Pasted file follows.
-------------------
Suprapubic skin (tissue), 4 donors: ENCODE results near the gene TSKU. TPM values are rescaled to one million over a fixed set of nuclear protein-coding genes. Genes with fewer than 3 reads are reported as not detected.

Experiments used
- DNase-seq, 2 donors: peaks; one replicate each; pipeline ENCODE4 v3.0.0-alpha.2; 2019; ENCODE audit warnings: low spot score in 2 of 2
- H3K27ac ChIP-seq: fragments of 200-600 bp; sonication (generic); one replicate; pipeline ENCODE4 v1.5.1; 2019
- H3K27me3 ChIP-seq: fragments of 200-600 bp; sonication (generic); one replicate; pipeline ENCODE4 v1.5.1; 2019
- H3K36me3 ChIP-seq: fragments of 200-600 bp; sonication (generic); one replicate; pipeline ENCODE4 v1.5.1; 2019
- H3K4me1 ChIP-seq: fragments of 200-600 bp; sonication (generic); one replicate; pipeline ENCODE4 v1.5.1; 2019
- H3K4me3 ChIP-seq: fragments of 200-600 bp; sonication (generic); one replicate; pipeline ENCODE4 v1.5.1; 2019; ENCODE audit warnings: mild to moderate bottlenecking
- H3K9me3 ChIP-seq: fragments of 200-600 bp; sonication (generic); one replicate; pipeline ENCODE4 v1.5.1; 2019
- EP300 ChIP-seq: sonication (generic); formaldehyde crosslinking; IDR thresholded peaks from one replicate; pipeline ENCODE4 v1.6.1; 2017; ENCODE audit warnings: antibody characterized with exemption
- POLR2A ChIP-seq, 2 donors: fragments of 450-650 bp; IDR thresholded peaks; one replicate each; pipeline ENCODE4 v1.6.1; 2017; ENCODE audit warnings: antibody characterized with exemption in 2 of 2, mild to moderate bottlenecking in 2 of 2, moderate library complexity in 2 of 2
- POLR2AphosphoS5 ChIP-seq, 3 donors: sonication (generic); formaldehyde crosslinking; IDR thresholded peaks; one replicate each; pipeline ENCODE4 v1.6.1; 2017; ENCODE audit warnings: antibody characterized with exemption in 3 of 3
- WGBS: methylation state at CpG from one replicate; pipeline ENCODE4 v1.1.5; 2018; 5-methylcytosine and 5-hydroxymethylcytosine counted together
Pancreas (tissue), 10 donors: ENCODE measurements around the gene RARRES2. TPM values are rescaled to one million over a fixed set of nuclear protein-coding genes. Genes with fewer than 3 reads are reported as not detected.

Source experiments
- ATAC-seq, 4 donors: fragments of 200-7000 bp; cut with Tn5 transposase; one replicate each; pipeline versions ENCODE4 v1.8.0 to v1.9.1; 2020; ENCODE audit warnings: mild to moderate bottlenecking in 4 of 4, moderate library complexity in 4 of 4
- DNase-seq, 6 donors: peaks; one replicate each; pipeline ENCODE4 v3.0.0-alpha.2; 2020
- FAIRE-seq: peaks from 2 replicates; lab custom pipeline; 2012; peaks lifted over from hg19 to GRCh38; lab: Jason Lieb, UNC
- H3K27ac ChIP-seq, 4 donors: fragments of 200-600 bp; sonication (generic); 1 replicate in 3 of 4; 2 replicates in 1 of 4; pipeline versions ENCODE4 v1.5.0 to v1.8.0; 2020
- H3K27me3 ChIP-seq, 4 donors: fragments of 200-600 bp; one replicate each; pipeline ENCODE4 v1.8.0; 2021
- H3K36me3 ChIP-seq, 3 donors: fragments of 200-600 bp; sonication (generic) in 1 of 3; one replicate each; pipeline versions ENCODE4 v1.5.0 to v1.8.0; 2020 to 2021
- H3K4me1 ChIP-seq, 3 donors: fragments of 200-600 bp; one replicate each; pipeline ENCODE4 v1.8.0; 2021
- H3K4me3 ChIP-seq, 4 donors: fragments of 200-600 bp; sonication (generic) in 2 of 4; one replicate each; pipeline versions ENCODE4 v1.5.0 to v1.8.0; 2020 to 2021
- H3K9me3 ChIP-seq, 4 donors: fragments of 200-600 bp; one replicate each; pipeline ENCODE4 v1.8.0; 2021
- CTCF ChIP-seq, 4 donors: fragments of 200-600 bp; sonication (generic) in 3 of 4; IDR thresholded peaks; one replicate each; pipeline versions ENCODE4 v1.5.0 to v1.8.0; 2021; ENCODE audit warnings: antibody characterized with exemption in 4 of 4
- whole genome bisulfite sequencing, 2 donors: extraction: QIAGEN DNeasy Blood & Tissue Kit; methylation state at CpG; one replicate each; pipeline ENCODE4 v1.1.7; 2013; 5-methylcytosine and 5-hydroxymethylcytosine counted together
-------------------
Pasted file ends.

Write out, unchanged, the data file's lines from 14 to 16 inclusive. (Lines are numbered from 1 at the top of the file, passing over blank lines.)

Pancreas (tissue), 10 donors: ENCODE measurements around the gene RARRES2. TPM values are rescaled to one million over a fixed set of nuclear protein-coding genes. Genes with fewer than 3 reads are reported as not detected.

Source experiments
- ATAC-seq, 4 donors: fragments of 200-7000 bp; cut with Tn5 transposase; one replicate each; pipeline versions ENCODE4 v1.8.0 to v1.9.1; 2020; ENCODE audit warnings: mild to moderate bottlenecking in 4 of 4, moderate library complexity in 4 of 4